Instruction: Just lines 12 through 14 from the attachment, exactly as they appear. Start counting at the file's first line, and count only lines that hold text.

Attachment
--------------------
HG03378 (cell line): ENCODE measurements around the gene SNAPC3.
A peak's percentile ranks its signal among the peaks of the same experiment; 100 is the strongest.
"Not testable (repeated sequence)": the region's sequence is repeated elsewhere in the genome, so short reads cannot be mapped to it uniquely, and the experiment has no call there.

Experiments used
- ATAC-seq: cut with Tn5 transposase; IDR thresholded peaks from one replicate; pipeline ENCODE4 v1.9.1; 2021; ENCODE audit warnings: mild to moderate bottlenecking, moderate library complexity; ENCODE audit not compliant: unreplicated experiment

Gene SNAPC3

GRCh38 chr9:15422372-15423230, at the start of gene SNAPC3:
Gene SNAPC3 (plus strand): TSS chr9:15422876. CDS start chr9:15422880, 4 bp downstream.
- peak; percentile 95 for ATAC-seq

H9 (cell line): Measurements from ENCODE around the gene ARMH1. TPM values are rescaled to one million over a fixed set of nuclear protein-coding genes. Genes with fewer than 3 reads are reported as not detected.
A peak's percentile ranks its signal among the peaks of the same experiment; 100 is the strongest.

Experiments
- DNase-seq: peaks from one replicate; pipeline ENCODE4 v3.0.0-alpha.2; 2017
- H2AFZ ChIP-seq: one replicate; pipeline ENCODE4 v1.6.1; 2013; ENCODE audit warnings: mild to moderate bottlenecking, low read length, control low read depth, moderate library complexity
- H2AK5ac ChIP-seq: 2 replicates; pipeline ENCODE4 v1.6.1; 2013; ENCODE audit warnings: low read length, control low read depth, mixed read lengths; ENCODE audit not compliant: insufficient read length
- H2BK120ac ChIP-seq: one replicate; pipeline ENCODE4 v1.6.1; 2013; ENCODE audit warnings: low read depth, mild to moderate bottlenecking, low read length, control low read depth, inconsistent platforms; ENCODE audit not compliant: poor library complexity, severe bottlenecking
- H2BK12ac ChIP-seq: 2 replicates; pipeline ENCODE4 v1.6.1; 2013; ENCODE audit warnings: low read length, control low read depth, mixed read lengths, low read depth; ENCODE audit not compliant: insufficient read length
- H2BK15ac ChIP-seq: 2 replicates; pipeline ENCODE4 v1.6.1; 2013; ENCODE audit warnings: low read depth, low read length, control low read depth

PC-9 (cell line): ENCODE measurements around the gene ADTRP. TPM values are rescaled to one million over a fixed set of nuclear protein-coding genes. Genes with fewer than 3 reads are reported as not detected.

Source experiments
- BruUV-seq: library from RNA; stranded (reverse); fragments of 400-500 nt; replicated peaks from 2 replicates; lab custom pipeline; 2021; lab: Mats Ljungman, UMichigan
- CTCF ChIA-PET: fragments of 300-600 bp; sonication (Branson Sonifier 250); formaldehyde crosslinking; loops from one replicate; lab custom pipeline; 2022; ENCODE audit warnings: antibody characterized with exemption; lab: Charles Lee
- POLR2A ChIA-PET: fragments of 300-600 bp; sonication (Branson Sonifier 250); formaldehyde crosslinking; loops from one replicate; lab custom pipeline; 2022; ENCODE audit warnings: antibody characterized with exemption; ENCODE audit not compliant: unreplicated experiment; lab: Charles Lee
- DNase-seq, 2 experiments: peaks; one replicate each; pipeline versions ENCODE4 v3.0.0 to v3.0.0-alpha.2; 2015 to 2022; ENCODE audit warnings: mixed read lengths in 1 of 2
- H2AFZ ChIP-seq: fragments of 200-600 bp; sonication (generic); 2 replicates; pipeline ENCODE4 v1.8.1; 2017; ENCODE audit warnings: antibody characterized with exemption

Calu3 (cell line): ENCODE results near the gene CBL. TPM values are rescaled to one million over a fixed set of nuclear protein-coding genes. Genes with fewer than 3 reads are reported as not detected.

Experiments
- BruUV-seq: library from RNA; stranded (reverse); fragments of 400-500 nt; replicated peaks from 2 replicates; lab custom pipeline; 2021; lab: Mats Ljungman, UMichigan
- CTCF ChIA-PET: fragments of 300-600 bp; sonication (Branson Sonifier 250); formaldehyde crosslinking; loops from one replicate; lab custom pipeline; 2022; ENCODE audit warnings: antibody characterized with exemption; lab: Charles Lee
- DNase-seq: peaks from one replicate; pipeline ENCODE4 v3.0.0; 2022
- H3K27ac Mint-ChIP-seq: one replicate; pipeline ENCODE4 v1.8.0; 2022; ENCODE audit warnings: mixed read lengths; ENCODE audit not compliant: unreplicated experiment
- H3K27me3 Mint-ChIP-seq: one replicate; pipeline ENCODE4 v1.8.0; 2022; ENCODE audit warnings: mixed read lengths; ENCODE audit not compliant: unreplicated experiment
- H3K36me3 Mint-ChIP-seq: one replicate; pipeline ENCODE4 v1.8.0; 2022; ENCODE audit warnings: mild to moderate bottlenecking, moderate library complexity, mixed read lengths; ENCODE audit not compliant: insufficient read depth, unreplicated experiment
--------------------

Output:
Experiments
- DNase-seq: peaks from one replicate; pipeline ENCODE4 v3.0.0-alpha.2; 2017
- H2AFZ ChIP-seq: one replicate; pipeline ENCODE4 v1.6.1; 2013; ENCODE audit warnings: mild to moderate bottlenecking, low read length, control low read depth, moderate library complexity